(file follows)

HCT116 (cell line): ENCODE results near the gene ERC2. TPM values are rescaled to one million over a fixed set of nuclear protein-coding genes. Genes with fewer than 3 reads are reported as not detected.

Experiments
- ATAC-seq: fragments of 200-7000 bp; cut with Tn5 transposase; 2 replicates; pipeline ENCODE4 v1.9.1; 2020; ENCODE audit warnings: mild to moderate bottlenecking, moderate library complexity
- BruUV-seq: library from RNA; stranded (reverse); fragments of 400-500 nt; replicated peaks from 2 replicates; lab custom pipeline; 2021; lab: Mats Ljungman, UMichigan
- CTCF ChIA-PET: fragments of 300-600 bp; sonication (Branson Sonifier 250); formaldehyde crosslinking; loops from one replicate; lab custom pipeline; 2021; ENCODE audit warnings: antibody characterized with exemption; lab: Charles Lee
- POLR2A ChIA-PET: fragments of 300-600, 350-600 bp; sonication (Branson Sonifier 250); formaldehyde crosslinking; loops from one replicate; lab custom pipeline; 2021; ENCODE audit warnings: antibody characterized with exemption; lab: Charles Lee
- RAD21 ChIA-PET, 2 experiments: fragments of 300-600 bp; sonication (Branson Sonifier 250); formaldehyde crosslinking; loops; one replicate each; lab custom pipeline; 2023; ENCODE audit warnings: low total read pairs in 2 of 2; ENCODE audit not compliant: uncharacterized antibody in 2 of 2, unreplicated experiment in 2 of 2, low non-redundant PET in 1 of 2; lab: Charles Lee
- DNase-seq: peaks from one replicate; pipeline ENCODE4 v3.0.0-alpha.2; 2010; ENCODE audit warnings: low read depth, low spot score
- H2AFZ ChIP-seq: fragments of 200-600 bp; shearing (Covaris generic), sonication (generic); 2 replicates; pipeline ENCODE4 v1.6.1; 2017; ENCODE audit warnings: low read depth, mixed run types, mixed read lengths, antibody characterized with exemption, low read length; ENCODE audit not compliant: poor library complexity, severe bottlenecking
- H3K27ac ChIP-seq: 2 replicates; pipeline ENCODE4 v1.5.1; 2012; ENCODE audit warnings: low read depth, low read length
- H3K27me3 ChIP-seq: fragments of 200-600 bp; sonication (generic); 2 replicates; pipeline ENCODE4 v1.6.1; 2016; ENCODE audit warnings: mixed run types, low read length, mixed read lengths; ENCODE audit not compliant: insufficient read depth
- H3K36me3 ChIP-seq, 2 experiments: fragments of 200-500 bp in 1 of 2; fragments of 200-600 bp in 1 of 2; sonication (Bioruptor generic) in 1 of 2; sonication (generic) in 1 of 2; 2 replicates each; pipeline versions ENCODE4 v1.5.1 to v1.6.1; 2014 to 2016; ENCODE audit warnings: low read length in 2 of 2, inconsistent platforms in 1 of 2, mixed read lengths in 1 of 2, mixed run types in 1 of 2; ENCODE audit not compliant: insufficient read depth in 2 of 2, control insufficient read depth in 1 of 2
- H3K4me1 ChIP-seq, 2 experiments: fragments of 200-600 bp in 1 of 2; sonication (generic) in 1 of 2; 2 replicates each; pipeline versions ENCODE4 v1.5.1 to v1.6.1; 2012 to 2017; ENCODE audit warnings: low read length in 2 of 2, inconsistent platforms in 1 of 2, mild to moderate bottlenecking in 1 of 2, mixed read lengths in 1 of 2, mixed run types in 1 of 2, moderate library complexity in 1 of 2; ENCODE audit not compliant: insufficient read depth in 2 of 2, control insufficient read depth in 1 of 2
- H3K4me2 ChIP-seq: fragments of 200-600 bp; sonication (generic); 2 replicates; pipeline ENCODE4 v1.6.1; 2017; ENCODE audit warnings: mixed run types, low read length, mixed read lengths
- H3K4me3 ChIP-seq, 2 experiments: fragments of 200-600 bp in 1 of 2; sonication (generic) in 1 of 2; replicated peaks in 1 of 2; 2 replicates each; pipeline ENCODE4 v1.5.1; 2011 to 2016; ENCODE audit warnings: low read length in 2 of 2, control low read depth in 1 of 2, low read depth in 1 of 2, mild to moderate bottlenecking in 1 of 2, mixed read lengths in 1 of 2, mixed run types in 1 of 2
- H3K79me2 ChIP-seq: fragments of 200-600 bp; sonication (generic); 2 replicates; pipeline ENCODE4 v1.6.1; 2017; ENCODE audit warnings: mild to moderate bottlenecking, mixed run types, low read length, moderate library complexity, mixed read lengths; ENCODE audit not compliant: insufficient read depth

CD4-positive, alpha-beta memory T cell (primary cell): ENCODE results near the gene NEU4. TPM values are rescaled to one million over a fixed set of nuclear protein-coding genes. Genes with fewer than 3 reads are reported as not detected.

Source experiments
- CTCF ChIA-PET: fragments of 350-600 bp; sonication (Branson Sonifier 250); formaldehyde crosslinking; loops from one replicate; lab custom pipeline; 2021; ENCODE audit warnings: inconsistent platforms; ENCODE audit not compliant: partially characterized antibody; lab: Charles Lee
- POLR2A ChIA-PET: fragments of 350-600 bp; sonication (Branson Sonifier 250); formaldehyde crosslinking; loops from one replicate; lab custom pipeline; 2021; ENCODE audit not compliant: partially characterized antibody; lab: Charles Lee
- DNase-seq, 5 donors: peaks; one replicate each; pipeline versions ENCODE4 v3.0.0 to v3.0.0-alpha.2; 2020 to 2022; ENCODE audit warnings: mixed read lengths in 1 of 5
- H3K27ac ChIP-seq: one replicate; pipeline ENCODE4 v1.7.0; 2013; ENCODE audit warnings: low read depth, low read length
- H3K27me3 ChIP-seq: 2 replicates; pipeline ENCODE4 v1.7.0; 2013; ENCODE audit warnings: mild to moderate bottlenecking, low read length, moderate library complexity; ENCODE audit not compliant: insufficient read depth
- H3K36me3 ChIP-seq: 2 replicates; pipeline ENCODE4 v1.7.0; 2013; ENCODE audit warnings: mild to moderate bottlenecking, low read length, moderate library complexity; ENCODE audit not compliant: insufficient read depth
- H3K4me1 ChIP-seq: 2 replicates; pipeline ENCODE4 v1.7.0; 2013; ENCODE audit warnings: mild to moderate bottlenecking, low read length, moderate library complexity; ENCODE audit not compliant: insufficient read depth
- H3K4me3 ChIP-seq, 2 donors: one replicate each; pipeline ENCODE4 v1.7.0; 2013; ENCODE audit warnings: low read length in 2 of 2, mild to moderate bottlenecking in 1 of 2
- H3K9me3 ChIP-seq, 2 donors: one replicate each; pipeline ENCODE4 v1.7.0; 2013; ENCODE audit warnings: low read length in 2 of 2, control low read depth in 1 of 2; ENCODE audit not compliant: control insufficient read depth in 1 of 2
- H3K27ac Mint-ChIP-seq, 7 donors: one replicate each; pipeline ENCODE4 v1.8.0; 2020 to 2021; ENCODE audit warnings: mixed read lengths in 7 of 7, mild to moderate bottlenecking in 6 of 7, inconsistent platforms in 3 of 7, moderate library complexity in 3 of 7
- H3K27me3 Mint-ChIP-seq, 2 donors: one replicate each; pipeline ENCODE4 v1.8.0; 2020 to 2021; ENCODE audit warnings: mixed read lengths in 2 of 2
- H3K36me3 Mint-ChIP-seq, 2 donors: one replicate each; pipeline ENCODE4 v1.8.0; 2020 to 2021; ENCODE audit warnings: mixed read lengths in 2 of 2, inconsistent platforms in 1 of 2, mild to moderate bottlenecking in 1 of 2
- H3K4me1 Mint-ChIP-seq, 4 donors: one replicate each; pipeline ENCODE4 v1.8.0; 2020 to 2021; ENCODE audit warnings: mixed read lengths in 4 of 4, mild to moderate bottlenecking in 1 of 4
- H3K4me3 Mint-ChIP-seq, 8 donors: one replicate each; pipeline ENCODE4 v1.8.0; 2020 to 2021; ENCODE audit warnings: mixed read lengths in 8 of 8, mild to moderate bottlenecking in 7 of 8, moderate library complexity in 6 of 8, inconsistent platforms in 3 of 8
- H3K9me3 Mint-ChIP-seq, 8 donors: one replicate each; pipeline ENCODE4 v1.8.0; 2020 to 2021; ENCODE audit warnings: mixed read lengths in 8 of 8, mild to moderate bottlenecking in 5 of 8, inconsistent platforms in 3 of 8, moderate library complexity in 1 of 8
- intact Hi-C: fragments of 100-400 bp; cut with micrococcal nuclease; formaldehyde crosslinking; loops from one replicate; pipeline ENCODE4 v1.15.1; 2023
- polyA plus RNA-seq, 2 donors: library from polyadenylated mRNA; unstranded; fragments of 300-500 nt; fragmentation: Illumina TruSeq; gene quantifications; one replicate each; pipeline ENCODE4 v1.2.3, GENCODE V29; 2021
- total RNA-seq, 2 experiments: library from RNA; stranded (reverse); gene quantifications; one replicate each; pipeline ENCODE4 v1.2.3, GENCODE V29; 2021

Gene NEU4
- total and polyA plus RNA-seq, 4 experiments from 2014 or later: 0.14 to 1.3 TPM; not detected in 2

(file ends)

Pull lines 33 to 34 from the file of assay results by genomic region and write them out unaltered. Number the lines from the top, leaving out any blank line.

- H3K9me3 Mint-ChIP-seq, 8 donors: one replicate each; pipeline ENCODE4 v1.8.0; 2020 to 2021; ENCODE audit warnings: mixed read lengths in 8 of 8, mild to moderate bottlenecking in 5 of 8, inconsistent platforms in 3 of 8, moderate library complexity in 1 of 8
- intact Hi-C: fragments of 100-400 bp; cut with micrococcal nuclease; formaldehyde crosslinking; loops from one replicate; pipeline ENCODE4 v1.15.1; 2023